I was a bit popular at Soweto, a few people had watched one of my interviews on SABC (I did three of those) and there was a little excitement as I gave out CDs. It happened quite a few places people recognising us from TV. I realised the people here watch more of SABC and very little of channel O.
From that street party I reluctantly made my way from Soweto. We returned to Floyd’s house in a beautiful estate a beautiful house, where I attended a house party hosted by his wife. I met his mother-in-law, friends and especially his adorable kids, his son Kamu, stealing my heart with his charm, intelligence and insistence that I perform for him. I obliged. I like the boy.
I was a lot more relaxed for my second show. I was fitting in. It was a blast, the crowd was wonderful and so were the performers. Nomsa was on her way to India with her superstar bongomaffin sister Thandiswe (wa) and I miss her somewhat. But there were the enthusiastic Mimi (with Victor Dlamini), Xola the kind and so-hot photo-jo chick, Lunga the awesomely beautiful and young looking SABC producer, Collen the Nigeria-mimicking newscaster, Aviwe the host assistant, Kgomotso who exchanged banter with me on and off stage, the supportive poetess Thereska, the cool Ayob, the exciting Zim boys Elvis (thanks for the extra cup of wine) and Monah, the sly and retreating Dee (is that your name? Really?!), the involving Kethi (send the video will you) and her crew, Lorato and Fatima. Ade at the house of Nsakpo (when am I doing my set at that joint hey?), Rami and Vanessa (Arts Alive organisers). I cannot overlook the other performers at Arts Alive who were not spoken word poets, especially Neo Muyanga. The lovely young couple at the bar Cindy and Sipho (I like your mohawk too dude), Prince Shapiro (better luck selling your CDs next time dread), Dinkie Sithole (I should have given you a copy of my CD bra) and the presenter from SA FM Karabo (looking forward to sharing another cigarette with you! Ok maybe not –– we should both have quit then!) And not to forget dj bubbles, Ernest Rantao and Tebogo Ramatjie. And to Migs or Miguel my pal from South America –– next time don’t step on the lady’s feet when dancing with her you will enjoy a longer time on the dancefloor.)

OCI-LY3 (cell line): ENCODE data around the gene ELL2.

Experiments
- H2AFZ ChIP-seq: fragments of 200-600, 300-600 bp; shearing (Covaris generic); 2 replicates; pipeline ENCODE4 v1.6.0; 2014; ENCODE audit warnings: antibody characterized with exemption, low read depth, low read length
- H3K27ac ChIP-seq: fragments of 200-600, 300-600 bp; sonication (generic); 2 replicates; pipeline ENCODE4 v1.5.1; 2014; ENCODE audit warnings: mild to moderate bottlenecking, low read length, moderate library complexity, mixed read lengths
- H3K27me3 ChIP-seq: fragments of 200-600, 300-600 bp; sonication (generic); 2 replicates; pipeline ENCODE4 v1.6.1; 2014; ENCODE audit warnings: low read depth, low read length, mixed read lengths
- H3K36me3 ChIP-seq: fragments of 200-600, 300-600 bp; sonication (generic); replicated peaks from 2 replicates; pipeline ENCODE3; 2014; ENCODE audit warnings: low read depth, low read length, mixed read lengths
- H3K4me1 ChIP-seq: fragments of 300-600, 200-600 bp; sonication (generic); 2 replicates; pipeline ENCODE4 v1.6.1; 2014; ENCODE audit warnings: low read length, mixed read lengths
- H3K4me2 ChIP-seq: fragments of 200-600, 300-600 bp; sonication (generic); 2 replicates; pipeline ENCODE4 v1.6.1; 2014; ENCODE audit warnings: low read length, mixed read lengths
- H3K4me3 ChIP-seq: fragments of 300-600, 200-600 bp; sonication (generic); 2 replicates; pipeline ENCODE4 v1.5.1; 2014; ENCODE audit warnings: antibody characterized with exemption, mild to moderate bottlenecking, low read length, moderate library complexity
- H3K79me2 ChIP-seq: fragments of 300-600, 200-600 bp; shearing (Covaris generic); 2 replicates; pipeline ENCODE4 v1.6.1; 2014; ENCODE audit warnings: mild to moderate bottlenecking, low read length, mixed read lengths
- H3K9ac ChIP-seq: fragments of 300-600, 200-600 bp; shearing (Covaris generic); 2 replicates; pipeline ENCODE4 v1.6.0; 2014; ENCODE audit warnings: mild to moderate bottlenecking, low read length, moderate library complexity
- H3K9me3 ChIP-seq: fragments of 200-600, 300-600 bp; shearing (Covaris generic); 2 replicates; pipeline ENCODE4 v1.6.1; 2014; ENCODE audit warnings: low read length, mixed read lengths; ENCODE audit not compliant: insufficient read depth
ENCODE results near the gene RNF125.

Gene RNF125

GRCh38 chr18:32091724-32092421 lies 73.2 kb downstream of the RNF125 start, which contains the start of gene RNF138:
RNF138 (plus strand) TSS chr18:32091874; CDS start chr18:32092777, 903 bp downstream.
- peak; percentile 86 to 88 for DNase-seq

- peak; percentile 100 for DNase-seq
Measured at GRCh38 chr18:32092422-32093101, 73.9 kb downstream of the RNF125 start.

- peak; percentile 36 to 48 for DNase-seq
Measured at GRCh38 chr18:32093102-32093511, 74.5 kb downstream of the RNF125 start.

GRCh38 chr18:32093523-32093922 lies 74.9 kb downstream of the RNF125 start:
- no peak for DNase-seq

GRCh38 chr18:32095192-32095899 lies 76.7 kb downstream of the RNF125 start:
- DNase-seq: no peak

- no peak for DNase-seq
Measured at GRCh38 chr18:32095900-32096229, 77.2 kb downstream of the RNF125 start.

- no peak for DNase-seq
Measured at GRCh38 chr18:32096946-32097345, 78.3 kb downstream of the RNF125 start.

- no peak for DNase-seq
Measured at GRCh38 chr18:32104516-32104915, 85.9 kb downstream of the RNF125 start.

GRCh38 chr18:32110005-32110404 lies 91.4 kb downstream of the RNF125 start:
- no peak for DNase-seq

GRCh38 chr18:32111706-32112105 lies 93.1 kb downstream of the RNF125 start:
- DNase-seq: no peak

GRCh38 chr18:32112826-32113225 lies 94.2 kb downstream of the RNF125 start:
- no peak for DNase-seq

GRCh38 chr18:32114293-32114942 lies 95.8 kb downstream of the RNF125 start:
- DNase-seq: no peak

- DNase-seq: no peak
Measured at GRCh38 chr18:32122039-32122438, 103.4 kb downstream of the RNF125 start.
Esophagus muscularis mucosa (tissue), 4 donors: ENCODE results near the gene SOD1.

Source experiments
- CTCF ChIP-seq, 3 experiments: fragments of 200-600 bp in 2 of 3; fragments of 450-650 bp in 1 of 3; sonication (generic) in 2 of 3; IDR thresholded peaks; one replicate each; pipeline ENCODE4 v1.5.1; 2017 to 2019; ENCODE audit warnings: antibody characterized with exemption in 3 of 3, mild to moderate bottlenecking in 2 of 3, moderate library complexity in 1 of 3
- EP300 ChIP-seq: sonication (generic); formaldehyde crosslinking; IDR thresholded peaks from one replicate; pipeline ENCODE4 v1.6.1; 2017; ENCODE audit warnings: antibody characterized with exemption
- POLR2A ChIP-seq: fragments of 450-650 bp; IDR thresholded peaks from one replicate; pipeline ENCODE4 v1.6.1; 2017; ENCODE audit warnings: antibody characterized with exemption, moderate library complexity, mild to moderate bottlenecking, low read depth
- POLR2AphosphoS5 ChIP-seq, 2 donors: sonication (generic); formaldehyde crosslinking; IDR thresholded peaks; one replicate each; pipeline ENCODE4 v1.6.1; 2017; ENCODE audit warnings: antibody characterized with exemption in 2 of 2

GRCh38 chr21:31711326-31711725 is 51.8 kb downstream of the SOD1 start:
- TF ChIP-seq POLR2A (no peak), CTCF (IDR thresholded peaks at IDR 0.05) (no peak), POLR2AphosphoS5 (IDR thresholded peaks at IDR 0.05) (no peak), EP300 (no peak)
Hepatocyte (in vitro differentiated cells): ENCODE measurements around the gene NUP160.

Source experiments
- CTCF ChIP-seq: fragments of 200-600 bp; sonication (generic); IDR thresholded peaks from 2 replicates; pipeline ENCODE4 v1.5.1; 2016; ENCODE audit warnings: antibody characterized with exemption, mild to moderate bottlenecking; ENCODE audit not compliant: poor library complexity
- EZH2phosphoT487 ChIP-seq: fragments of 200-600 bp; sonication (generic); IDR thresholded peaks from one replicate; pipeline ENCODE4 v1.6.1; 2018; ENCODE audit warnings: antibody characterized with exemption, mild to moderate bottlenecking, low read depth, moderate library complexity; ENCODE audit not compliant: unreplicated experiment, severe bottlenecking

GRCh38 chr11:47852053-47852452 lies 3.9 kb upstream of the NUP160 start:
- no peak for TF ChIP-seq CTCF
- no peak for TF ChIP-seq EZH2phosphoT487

But Jo’burg cannot be captured in an article (a book perhaps!) –– whether it’s the right handdrive freaking Bassey out and kept me waiting for the accident to occur, eating Japanese (still have my chopsticks), walking round oversized malls when the muslim shopkeepers were out on a prayer break, giving five rand coin to a white beggar pretending to play a wind instrument, getting lost at the metroplex airport, or observing a gay teenager at Alex town just before my workshop where I encouraged a group of shy students to write and recite poetry for the first time –– (Mandela and Desmond Tutu were reputed to have lived in Alex Town).
I saw young ones idling away on front porches, bar steps/fronts and teenage single mothers in street corners, I thought I caught sight of two female students going at each other in a French kiss; or eating sem-millet, potato paste and pap with beetroot melon and soggy veggies with a grimace and getting really pissed on boxwine (avoid those); trying to sell spoken word poetry CD, almost freezing even though it’s almost summer, dancing to Olufemi’s live performance with a mostly white audience at House of Nsakpo; or even being asked how come I was not loud spoken if I was Nigerian.

BN all my time all I did was marvel at the excellence shown in planning and executing the Arts Alive International Festival Joburg –– 50 venues and 63 stages. Rivers and Calabar Christmas Carnivals are both coming up in December and I’m wondering, how come arts can’t come alive in Nigeria? Can’t we borrow a page from the South Africans? Hey I’m just speaking my mind before poetry dies on my watch, neh!

1 comment:

  1. Beautiful read!dude,that was really some piece.And believe me,whether you succeed in writing the book or just keep anticipating it,you have covered Jozi for the most part.I really enjoyed reading your 'diary'...!!!I would have attended the Arts Alive but just couldn't get out of my "routine".Jozi is the place to be if you visit South Africa.Yeah!I know there's so much fuss about cape Town..You know the way it with Lagos and Abuja?That's Jozi&Mother city for you...Keep the fire burining..I like your style!!!Oh!BTW,am resident in Jozi,a Nigerian in SA...!!!